On patrol: One of Utah County’s few female police officers

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As a member of Utah County law enforcement for almost 16 years, Karalee Tracy is familiar with fear. But give her the choice between a crime scene and photo shoot and she knows where she’ll be. “I’m more afraid of having my photo taken than going into a firefight,” she laughs. (Photo by Dave Blackhurst)

As a member of Utah County law enforcement for almost 16 years, Karalee Tracy is familiar with fear. But give her the choice between a crime scene and photo shoot and she knows where she’ll be. “I’m more afraid of having my photo taken than going into a firefight,” she laughs. (Photo by Dave Blackhurst)

There’s never a typical workday in law enforcement: one day it’s a headline-worthy trauma and the next it’s a noisy neighborhood dog.

Between the extremes, Karalee Tracy comes to work ready to face the day fearlessly as one of two women with the Orem City Police.

Karalee was born and raised in Delta, where her dad worked as a deputy. His example inspired Karalee to pursue law enforcement.

“I was around it my entire childhood,” she says. “I would dress up as a cop when I was 5 years old — that’s what I always wanted to be.”

Dream fulfilled.

Karalee spent eight years as a dispatcher for Provo City and has now been on the Orem Patrol for eight years. Her 16-year career in Utah County began when she came to UVU to study law enforcement. Two other women were in her classes, but she was the only one to pass and graduate.

“Many women can’t pass the physical fitness test — that’s where we lose a lot of women,” she says. “And a lot of them can’t emotionally handle what the job entails. It’s hard. There are days where you literally wake up with nightmares from what you have seen. There aren’t a lot of women who can handle that — and some days I can’t handle it either.”

To help her through the physical and emotional toll of work, Karalee turns to faith, exercise and her husband, Jeff, who also works in law enforcement.

Karalee and Jeff met through their shared careers and knew each other for six years before getting married. The Lehi couple makes home a safe place away from the stress of work.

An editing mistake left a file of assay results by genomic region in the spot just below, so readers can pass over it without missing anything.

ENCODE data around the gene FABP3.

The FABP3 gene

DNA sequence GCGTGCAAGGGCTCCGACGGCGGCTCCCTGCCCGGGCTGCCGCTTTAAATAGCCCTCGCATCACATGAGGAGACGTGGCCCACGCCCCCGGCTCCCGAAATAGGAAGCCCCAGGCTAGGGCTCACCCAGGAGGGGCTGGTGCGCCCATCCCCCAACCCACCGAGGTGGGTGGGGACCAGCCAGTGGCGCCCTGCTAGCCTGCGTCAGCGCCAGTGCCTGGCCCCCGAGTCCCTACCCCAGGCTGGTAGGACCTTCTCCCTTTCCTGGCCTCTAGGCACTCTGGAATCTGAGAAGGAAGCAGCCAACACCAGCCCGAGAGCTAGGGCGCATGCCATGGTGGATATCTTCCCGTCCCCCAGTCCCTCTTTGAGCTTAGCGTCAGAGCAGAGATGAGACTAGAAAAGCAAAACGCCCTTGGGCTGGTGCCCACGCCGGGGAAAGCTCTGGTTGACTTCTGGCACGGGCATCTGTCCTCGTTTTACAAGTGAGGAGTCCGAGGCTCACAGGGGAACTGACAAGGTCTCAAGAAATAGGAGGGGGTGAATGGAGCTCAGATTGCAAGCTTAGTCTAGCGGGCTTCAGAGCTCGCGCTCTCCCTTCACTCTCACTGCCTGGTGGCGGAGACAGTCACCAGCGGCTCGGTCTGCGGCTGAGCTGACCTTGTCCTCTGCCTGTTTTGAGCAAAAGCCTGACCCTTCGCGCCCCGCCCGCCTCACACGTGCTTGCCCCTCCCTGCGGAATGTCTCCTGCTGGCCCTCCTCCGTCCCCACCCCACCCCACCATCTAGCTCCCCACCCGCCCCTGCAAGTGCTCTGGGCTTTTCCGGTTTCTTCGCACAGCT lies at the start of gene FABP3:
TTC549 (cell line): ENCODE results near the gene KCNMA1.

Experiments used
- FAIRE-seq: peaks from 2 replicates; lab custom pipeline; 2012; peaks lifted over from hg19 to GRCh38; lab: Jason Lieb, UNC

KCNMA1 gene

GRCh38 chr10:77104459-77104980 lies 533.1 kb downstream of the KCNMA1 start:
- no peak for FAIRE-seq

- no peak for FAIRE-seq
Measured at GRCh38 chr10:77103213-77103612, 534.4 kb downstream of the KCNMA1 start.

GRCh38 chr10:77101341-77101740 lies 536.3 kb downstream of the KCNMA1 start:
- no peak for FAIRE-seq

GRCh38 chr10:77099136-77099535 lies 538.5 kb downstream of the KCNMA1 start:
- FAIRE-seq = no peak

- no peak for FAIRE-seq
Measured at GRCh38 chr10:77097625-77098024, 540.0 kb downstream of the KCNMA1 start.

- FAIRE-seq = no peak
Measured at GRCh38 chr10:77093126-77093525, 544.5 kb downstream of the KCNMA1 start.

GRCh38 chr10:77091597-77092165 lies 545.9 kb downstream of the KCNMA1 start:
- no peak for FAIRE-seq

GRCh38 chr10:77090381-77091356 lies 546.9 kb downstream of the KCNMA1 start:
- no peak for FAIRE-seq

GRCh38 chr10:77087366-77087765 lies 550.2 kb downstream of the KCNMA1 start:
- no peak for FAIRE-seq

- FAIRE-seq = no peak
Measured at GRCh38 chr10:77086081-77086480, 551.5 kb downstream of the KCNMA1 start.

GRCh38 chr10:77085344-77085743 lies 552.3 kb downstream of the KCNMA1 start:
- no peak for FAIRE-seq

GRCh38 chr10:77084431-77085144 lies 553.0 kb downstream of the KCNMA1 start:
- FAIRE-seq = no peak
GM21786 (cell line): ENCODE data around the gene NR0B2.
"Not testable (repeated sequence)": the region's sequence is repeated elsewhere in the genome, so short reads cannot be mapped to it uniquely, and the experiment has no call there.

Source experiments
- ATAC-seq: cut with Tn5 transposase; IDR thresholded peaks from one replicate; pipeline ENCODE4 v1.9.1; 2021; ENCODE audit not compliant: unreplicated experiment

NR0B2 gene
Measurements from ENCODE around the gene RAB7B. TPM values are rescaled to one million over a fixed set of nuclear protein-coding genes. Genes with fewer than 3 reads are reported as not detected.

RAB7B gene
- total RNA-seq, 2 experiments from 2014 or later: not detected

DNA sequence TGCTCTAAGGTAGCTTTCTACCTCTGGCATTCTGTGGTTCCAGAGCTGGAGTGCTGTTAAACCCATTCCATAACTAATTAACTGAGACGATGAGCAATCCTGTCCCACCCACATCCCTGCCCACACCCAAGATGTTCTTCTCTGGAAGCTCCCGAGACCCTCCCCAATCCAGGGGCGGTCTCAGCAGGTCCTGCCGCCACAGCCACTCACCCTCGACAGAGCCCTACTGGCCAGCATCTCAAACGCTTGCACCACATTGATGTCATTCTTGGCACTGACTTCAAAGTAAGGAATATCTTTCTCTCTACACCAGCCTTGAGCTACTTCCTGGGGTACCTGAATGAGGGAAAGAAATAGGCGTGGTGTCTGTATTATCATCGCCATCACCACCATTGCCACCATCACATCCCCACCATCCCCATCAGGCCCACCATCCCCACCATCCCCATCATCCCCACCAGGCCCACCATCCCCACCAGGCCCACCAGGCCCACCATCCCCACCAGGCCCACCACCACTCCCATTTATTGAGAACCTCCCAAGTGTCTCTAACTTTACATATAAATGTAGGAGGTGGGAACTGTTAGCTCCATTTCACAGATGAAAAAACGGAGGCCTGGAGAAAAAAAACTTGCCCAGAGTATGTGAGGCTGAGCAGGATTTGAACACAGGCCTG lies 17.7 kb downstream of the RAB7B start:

“At work I don’t shy away from confrontation but at home I don’t like it,” she says. “It’s easy to go home because he doesn’t ask, he just knows. And it’s the same with him, I just know. He’s been there — he’s done the same calls and the same things.”

[pullquote]“We have to have humor and camaraderie to survive and cope with the things we do and see. But I give it as good as i get it.” —Karalee Tracy[/pullquote]

While there are calls Karalee wouldn’t choose to take, such as those involving child abuse, she knows her qualities as a woman bring a needed factor to law enforcement. She can de-escalate situations and bring a softer side that calms women and children.

“I’m not as scary or intimidating as the men — unless I need to be and then I don’t hesitate,” she says.

Karalee says while men and women bring different strengths to the field, her crew works well together, understanding each other’s struggles and teasing when necessary.

“We have to have humor and camaraderie to survive and cope with the things we do and see,” she says. “But I give it as good as I get it.”

Despite the stress, intensity and sometimes sheer terror Karalee has to face, she makes sacrifices for all the right reasons.

“We can do so much good in law enforcement, and that’s why I do what I do,” she says. “We’ve gotten kids out of abusive or neglectful situations, and we’re also able to be positive role models for little girls. They love seeing me.”

Karalee also likes to teach women that they can be powerful and feminine at the same time.

“I wear a pink watch,” she laughs. l

 

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